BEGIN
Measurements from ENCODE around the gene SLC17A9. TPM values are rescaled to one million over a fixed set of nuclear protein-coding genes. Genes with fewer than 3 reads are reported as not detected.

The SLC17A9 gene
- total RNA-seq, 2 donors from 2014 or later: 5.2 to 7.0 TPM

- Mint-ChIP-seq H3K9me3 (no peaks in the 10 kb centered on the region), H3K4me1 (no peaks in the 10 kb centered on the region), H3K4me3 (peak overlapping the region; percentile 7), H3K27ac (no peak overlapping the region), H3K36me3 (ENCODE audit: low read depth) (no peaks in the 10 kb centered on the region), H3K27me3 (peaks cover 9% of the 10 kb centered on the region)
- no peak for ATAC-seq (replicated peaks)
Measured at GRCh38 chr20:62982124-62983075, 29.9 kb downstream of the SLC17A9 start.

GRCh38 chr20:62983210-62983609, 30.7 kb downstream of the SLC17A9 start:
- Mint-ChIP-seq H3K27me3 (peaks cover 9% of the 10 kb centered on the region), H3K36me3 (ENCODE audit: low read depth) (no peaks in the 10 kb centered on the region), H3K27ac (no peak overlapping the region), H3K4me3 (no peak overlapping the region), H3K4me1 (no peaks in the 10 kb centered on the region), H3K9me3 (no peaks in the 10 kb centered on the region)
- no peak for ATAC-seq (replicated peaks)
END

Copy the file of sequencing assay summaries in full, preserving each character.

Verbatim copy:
Measurements from ENCODE around the gene SLC17A9. TPM values are rescaled to one million over a fixed set of nuclear protein-coding genes. Genes with fewer than 3 reads are reported as not detected.

The SLC17A9 gene
- total RNA-seq, 2 donors from 2014 or later: 5.2 to 7.0 TPM

- Mint-ChIP-seq H3K9me3 (no peaks in the 10 kb centered on the region), H3K4me1 (no peaks in the 10 kb centered on the region), H3K4me3 (peak overlapping the region; percentile 7), H3K27ac (no peak overlapping the region), H3K36me3 (ENCODE audit: low read depth) (no peaks in the 10 kb centered on the region), H3K27me3 (peaks cover 9% of the 10 kb centered on the region)
- no peak for ATAC-seq (replicated peaks)
Measured at GRCh38 chr20:62982124-62983075, 29.9 kb downstream of the SLC17A9 start.

GRCh38 chr20:62983210-62983609, 30.7 kb downstream of the SLC17A9 start:
- Mint-ChIP-seq H3K27me3 (peaks cover 9% of the 10 kb centered on the region), H3K36me3 (ENCODE audit: low read depth) (no peaks in the 10 kb centered on the region), H3K27ac (no peak overlapping the region), H3K4me3 (no peak overlapping the region), H3K4me1 (no peaks in the 10 kb centered on the region), H3K9me3 (no peaks in the 10 kb centered on the region)
- no peak for ATAC-seq (replicated peaks)